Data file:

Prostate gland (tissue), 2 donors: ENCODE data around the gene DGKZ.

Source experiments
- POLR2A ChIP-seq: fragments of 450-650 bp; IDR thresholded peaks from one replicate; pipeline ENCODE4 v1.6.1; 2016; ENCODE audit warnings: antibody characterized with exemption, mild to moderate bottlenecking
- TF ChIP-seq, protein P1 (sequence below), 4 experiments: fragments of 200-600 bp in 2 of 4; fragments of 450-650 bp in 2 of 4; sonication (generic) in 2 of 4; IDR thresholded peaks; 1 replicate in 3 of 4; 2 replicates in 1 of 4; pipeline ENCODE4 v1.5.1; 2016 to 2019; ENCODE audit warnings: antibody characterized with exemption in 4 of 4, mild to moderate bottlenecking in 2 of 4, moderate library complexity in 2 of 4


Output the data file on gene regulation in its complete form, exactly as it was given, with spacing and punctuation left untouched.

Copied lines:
Prostate gland (tissue), 2 donors: ENCODE data around the gene DGKZ.

Source experiments
- POLR2A ChIP-seq: fragments of 450-650 bp; IDR thresholded peaks from one replicate; pipeline ENCODE4 v1.6.1; 2016; ENCODE audit warnings: antibody characterized with exemption, mild to moderate bottlenecking
- TF ChIP-seq, protein P1 (sequence below), 4 experiments: fragments of 200-600 bp in 2 of 4; fragments of 450-650 bp in 2 of 4; sonication (generic) in 2 of 4; IDR thresholded peaks; 1 replicate in 3 of 4; 2 replicates in 1 of 4; pipeline ENCODE4 v1.5.1; 2016 to 2019; ENCODE audit warnings: antibody characterized with exemption in 4 of 4, mild to moderate bottlenecking in 2 of 4, moderate library complexity in 2 of 4